As Japan moves to embrace Trans Pacific Partnership trade agreement, even without the US, GMO issues loom for consumers

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Protestors show placards with the message "No Monsanto" and "No more GMO" during the protest in front of Monsanto's office in Ginza, Tokyo, September 17, 2013. The protestors present a letter with their objections to the multinational at their offices in Ginza. The Monsanto is the world's largest producer of genetically engineered food market in the world. (Photo by Rodrigo Reyes Marin/AFLO)

Consumer groups and farmers in Japan fear the repercussions of the Trans-Pacific Partnership trade agreement (TPP), which is quickly moving forward on the heels of Prime Minister Shinzo Abe’s conference of the other ten nations (including Australia, Canada, Malaysia, New Zealand, Singapore, and Vietnam) now involved in talks.

The story of GMOs in Japan is one that has been largely advanced through citizens and consumer campaigns. Topping the list of groups working on the issue is the Citizens Union of Japan or (CUJ), which has been actively advocating for GMO labeling since the early 1990s, after the Japanese government approved the domestic sale of imported GM soybeans, corn, and other grains.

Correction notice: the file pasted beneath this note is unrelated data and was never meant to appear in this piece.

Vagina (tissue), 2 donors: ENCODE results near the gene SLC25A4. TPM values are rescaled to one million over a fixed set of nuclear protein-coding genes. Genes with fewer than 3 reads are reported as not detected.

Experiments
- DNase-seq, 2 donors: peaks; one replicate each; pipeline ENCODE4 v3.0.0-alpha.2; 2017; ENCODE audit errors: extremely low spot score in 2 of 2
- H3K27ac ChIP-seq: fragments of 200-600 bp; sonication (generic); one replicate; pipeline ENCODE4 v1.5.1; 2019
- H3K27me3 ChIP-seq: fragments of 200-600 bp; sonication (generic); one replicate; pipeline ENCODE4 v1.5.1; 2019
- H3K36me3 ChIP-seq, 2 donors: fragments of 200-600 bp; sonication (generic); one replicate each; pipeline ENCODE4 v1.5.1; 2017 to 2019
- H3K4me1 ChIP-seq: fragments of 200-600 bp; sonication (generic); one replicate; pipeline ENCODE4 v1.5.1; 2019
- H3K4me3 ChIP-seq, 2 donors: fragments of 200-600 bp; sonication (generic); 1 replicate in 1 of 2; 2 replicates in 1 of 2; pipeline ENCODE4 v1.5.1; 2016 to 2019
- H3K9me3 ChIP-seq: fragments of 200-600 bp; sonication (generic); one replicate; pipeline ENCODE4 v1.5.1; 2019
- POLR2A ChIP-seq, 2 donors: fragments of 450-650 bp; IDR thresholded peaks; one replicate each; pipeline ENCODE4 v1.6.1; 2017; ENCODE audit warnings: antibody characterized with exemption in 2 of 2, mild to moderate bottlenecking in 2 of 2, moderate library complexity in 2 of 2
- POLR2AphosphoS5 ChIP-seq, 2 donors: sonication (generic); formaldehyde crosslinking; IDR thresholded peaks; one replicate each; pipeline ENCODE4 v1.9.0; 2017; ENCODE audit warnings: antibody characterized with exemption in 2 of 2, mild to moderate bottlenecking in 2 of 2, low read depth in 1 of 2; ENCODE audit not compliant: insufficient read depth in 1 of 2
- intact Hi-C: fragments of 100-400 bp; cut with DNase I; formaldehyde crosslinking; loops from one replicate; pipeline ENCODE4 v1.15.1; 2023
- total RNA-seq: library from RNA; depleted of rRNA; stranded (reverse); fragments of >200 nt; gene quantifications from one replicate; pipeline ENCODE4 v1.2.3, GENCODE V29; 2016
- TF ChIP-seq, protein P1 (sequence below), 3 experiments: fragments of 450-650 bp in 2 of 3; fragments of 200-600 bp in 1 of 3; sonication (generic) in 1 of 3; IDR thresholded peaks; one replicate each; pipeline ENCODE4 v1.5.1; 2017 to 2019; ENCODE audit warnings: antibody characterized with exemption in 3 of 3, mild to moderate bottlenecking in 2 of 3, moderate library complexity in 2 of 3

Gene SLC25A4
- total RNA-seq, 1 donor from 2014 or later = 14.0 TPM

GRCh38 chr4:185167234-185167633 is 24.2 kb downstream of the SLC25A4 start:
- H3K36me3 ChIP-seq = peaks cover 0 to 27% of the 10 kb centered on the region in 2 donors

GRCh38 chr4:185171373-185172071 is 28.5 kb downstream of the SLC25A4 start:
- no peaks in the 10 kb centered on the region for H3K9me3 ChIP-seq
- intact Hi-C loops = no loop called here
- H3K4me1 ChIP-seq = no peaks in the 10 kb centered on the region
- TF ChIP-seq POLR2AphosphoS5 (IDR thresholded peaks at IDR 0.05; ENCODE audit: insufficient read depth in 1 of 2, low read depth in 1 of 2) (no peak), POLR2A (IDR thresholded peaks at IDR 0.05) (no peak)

Along with the CUJ, the Non-GMO campaign has the goal of a GMO-free Japan and like the CUJ opposes Japan’s move to advance the TPP.

Japan scrapped its 1952 Seed Law, which was the legal foundation for Japan’s agricultural experiment stations, in advance of TPP negotiations….

The TPP does not restrict the trade of GMOs and establishes that countries are not required to modify or adopt laws, regulations, or policies to control products of biotechnology.

If the TPP fails to move forward and the other agreements proceed, Japan will lose the opportunity to build strong rules and norms in the region that reflect the values that Tokyo considers important. Consumer groups and farmers opposing the deal are facing an uphill battle.

Read full, original post: TPP Sows Fear in Japan’s Agriculture Industry

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